Mob Programming: Moving from a Multi-Mob Project to a Single Mob Project and the Sense of Accomplishment

I just hit my one year anniversary at my organization as a mob programming software engineer. I wanted to share one of the experiences I have had over the course of that year.

My first 9 months at Hunter I worked with the same team. The team consisted of eight developers. This team generally had two mobs going. So, I would be switching mobs on roughly a weekly basis. This meant I was changing tasks being worked on and not always seeing tasks to completion since I would switch to the second mob. This all sounds great sharing knowledge and changing mobs being worked with.

The big change came in February. I changed projects. I moved to a team of just three developers including me, so a much smaller team. With just three developers this means we are a single mob all the time, every day. The biggest difference is no more switching between mobs, no more switching between tasks. I am seeing all our tasks from start to finish. It might seem difficult to work with the same two other people every day but honestly, they are great!

This no more switching of mobs, no more switching of tasks has led me to have a much greater sense of accomplishment when it comes to programming. Something I have heard from more than one developer has been their feelings of lack of accomplishment. They think they are just a tiny piece of a much larger project. Or simply the fact that they cannot physically see or hold their project makes them feel less accomplished. Putting your code on a flash drive and waving it around saying, “look at what I made”, is not all that fulfilling.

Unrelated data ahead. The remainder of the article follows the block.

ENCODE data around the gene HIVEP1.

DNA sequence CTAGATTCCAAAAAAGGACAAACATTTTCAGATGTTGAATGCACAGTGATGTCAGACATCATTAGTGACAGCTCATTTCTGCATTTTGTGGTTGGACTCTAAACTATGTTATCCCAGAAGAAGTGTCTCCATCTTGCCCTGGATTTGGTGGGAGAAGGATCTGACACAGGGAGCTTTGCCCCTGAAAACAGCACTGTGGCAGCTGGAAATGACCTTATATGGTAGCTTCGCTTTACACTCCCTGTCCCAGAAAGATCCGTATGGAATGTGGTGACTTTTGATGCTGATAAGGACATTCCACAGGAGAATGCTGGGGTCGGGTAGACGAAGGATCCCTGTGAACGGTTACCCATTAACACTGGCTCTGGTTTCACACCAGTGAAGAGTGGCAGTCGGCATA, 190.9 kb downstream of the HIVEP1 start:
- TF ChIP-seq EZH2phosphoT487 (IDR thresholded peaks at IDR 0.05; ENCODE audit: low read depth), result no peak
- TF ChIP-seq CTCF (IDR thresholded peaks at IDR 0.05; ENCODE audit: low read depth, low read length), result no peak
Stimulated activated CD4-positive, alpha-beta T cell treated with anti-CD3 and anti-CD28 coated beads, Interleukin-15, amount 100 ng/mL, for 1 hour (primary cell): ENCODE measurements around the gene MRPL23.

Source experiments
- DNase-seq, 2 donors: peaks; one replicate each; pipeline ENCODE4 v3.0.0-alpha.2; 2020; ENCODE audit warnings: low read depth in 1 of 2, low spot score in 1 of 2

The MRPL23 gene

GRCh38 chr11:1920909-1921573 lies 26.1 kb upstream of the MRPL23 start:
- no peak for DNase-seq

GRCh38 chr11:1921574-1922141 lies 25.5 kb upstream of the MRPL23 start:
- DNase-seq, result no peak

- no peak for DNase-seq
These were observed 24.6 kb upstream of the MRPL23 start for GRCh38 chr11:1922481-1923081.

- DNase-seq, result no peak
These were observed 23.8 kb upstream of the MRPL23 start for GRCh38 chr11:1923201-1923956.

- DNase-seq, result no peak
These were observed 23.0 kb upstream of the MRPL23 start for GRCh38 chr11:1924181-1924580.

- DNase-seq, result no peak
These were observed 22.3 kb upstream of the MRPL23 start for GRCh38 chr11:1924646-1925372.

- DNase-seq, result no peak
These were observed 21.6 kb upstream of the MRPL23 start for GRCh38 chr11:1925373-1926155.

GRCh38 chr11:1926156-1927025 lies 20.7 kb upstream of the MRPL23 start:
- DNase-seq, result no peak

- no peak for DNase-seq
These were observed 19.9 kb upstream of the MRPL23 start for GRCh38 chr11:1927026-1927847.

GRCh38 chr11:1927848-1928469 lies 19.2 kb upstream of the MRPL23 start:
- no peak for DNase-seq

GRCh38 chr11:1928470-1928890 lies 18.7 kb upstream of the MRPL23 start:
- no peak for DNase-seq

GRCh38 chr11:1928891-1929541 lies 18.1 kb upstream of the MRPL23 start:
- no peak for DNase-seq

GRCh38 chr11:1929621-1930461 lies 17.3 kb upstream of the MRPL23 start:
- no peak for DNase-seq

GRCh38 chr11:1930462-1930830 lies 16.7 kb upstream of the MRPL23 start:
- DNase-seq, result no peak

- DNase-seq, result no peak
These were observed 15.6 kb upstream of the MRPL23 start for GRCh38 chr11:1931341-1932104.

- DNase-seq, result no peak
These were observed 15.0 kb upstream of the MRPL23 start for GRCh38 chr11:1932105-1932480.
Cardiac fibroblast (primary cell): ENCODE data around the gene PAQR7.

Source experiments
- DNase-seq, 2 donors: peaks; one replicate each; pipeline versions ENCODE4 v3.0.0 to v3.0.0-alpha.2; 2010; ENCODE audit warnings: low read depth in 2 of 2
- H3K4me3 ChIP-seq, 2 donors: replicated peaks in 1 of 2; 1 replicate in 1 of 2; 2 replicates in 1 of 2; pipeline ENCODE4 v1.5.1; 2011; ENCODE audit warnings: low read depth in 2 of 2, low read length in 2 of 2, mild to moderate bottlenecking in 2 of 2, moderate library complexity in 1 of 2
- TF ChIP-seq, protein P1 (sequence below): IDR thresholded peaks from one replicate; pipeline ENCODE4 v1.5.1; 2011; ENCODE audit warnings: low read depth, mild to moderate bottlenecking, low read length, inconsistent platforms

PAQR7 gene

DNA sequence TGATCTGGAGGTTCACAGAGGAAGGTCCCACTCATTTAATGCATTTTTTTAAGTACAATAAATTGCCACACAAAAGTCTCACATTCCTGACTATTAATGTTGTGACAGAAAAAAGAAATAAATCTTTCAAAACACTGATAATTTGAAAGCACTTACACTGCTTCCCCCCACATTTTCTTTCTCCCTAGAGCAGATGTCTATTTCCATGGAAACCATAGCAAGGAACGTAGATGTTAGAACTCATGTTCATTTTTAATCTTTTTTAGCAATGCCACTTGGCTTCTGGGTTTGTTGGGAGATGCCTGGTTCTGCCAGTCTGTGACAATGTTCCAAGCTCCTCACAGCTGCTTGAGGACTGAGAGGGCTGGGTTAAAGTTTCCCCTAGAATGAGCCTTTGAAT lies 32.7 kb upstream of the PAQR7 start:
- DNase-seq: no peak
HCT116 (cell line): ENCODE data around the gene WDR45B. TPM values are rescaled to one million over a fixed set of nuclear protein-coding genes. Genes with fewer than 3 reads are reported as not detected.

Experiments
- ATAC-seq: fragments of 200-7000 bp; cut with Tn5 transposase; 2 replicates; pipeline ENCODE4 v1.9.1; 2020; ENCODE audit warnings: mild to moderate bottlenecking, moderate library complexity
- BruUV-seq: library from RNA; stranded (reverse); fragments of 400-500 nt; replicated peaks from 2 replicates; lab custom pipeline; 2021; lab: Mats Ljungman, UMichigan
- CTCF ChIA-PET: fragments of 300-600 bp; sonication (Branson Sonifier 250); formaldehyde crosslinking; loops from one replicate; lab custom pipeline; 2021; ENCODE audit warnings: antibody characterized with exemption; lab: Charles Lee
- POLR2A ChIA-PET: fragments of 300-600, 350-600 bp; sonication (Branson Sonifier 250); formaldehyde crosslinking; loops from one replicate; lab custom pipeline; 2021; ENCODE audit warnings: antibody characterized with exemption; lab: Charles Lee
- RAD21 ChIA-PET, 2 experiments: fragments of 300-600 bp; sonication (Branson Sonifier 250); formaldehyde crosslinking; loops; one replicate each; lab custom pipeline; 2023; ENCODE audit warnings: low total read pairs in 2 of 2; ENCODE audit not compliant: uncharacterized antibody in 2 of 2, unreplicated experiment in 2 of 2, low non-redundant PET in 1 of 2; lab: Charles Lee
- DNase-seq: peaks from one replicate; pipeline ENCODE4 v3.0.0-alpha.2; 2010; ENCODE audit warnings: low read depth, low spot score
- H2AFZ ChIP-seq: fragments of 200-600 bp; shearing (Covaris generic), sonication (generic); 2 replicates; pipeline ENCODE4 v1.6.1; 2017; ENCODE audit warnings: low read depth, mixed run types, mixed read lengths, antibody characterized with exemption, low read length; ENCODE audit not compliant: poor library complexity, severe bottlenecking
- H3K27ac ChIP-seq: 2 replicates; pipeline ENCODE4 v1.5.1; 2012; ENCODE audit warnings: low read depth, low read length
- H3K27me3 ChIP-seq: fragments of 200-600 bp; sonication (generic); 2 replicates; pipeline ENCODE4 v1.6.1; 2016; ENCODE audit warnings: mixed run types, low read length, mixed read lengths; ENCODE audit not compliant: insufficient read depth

The fact that all three of us on the team work together always, all three of us complete tasks to the end together, and all three of us struggle through the hard problems makes for a strong accomplished team.

Numerous times while working on my old team of eight, one mob would be struggling on a challenging problem while the other was working on a different problem less challenging. One mob would be having a bad day trudging through a problem while the other was moving forward at a normal pace. The pain was not always shared but due to having two mobs it could not be shared, that is just how it was.

Now, it is never fun to have painful programming days but at least if the whole team shares the pain it can be more of a team building experience rather than team dividing. When a problem is solved by the whole team together a greater sense of ability is shared and most importantly if the same problem comes up again later we can crush it!

I mentioned above the task switching problem and that was a major hindrance to the feeling of accomplishment. At times, I would be working on a problem all week and just when we were about to get to the light at the end of the tunnel I would switch mobs. I felt almost robbed of the accomplishment. I know I was a major player in the completion of the task, but damn, it hurt just a little to be taken away before seeing it to the end.

Do not get me wrong, one of the strongest points of mob programming is the switching of mobs within a team to ensure no knowledge silos are formed. But it is important to see the other impacts that switching teams has. I felt somewhat cheated of getting to complete something I had worked a long time on, but also I felt I lost some learning because I did not get to participate in the final steps to solving the problem.

Overall on my new smaller team, I feel more accomplished. I am seeing all our tasks to completion, I am struggling through the difficult parts altogether as a team, and I get the fullest sense of learning because I was not taken away at any point from the problem. Again, I had plenty of feelings of accomplishment and achievement while on the larger mob, but now I get to experience every accomplishment and achievement with the smaller team.

Expect more post and experience reports about switching from a large mob to small.

Author: TheTomBomb

A mob programmer, mobile developer, backpacking, explorer

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